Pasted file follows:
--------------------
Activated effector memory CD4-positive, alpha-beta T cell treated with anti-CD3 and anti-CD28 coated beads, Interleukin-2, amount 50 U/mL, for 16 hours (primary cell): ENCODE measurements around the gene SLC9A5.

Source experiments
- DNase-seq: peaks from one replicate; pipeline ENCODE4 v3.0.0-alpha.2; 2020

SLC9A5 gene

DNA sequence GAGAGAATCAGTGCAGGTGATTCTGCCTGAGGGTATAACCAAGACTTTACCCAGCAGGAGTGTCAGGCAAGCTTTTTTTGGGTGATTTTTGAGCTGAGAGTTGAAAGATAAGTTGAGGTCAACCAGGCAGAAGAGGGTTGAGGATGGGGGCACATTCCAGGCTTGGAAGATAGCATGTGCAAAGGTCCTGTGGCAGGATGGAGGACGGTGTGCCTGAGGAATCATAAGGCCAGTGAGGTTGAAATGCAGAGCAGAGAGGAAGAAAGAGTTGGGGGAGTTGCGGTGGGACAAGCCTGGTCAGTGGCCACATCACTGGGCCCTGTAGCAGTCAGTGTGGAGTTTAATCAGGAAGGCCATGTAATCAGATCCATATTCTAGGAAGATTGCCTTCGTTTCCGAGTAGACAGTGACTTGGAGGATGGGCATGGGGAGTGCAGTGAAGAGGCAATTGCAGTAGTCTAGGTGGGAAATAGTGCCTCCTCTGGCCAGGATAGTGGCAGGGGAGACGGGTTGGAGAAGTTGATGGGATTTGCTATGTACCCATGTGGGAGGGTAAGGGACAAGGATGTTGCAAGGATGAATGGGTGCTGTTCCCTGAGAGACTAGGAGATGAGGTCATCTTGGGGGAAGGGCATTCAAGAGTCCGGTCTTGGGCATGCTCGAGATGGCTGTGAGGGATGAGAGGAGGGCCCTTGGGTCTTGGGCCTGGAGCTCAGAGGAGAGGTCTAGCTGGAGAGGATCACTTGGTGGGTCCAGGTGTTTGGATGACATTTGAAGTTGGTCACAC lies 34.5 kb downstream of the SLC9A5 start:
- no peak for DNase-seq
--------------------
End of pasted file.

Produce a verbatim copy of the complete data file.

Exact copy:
Activated effector memory CD4-positive, alpha-beta T cell treated with anti-CD3 and anti-CD28 coated beads, Interleukin-2, amount 50 U/mL, for 16 hours (primary cell): ENCODE measurements around the gene SLC9A5.

Source experiments
- DNase-seq: peaks from one replicate; pipeline ENCODE4 v3.0.0-alpha.2; 2020

SLC9A5 gene

DNA sequence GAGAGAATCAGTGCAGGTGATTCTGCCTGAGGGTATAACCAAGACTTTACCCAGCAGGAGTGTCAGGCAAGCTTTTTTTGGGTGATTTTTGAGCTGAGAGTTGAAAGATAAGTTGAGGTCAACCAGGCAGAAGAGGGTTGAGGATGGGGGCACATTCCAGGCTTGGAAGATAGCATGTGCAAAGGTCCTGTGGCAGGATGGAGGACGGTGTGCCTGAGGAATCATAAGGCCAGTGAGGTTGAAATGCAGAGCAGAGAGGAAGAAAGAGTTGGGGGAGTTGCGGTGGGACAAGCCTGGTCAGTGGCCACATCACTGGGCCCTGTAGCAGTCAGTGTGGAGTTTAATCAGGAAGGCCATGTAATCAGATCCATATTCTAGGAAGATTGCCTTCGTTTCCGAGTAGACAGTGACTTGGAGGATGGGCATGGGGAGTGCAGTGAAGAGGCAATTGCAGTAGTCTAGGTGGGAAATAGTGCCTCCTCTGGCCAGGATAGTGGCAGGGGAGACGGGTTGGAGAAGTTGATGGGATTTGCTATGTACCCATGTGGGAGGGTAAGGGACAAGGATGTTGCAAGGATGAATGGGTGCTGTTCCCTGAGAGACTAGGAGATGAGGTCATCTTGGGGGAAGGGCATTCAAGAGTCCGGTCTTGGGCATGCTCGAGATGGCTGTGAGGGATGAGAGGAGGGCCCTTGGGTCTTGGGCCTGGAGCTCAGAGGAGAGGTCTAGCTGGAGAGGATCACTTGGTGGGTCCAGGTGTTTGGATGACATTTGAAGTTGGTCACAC lies 34.5 kb downstream of the SLC9A5 start:
- no peak for DNase-seq